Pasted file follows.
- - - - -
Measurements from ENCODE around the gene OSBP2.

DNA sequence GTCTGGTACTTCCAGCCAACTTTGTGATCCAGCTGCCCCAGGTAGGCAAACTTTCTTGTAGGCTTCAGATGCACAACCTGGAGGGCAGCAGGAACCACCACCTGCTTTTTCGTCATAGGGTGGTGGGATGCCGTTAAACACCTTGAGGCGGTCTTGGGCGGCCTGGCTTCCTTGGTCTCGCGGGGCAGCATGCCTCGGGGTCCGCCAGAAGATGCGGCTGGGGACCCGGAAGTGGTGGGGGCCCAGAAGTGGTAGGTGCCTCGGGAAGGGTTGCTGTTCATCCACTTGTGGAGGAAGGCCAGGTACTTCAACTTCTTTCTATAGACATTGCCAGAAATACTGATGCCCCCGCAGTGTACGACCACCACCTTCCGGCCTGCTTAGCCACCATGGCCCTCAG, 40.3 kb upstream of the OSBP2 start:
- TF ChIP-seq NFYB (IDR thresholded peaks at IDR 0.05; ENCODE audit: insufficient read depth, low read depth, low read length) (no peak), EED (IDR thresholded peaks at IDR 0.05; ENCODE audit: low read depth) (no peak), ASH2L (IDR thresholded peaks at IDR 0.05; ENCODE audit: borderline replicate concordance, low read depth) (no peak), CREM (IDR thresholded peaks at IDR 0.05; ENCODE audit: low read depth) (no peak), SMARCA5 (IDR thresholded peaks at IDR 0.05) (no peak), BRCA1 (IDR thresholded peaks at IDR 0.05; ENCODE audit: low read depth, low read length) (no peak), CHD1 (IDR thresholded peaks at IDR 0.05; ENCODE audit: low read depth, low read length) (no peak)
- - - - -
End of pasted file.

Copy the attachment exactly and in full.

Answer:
Measurements from ENCODE around the gene OSBP2.

DNA sequence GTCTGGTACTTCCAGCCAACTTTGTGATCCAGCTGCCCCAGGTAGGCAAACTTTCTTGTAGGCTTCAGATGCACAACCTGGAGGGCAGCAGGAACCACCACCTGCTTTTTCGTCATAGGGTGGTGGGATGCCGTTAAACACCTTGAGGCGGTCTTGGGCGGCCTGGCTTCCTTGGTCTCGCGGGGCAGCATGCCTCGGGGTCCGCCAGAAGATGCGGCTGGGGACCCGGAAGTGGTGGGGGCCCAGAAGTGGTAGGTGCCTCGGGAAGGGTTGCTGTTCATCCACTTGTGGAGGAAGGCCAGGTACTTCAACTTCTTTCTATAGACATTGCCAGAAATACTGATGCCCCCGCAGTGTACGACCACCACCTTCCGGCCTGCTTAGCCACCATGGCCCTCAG, 40.3 kb upstream of the OSBP2 start:
- TF ChIP-seq NFYB (IDR thresholded peaks at IDR 0.05; ENCODE audit: insufficient read depth, low read depth, low read length) (no peak), EED (IDR thresholded peaks at IDR 0.05; ENCODE audit: low read depth) (no peak), ASH2L (IDR thresholded peaks at IDR 0.05; ENCODE audit: borderline replicate concordance, low read depth) (no peak), CREM (IDR thresholded peaks at IDR 0.05; ENCODE audit: low read depth) (no peak), SMARCA5 (IDR thresholded peaks at IDR 0.05) (no peak), BRCA1 (IDR thresholded peaks at IDR 0.05; ENCODE audit: low read depth, low read length) (no peak), CHD1 (IDR thresholded peaks at IDR 0.05; ENCODE audit: low read depth, low read length) (no peak)